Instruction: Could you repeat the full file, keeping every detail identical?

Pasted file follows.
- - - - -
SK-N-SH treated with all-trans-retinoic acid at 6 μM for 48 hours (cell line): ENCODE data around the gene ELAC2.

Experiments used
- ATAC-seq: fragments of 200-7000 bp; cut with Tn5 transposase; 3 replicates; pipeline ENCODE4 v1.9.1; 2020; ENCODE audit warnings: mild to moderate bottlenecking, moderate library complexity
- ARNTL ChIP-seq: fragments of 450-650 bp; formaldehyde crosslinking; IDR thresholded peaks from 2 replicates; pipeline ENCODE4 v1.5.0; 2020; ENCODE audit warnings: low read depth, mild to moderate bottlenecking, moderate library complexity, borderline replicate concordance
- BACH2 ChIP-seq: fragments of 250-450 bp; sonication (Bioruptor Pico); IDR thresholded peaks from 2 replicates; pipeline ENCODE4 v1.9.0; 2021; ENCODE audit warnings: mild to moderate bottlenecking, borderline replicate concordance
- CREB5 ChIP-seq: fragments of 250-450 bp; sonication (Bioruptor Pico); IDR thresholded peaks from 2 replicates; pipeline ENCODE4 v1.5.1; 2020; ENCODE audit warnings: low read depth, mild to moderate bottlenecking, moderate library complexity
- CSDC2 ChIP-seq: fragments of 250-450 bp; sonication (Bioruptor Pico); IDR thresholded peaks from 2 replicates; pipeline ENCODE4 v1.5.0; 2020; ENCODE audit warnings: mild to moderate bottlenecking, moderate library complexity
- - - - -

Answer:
SK-N-SH treated with all-trans-retinoic acid at 6 μM for 48 hours (cell line): ENCODE data around the gene ELAC2.

Experiments used
- ATAC-seq: fragments of 200-7000 bp; cut with Tn5 transposase; 3 replicates; pipeline ENCODE4 v1.9.1; 2020; ENCODE audit warnings: mild to moderate bottlenecking, moderate library complexity
- ARNTL ChIP-seq: fragments of 450-650 bp; formaldehyde crosslinking; IDR thresholded peaks from 2 replicates; pipeline ENCODE4 v1.5.0; 2020; ENCODE audit warnings: low read depth, mild to moderate bottlenecking, moderate library complexity, borderline replicate concordance
- BACH2 ChIP-seq: fragments of 250-450 bp; sonication (Bioruptor Pico); IDR thresholded peaks from 2 replicates; pipeline ENCODE4 v1.9.0; 2021; ENCODE audit warnings: mild to moderate bottlenecking, borderline replicate concordance
- CREB5 ChIP-seq: fragments of 250-450 bp; sonication (Bioruptor Pico); IDR thresholded peaks from 2 replicates; pipeline ENCODE4 v1.5.1; 2020; ENCODE audit warnings: low read depth, mild to moderate bottlenecking, moderate library complexity
- CSDC2 ChIP-seq: fragments of 250-450 bp; sonication (Bioruptor Pico); IDR thresholded peaks from 2 replicates; pipeline ENCODE4 v1.5.0; 2020; ENCODE audit warnings: mild to moderate bottlenecking, moderate library complexity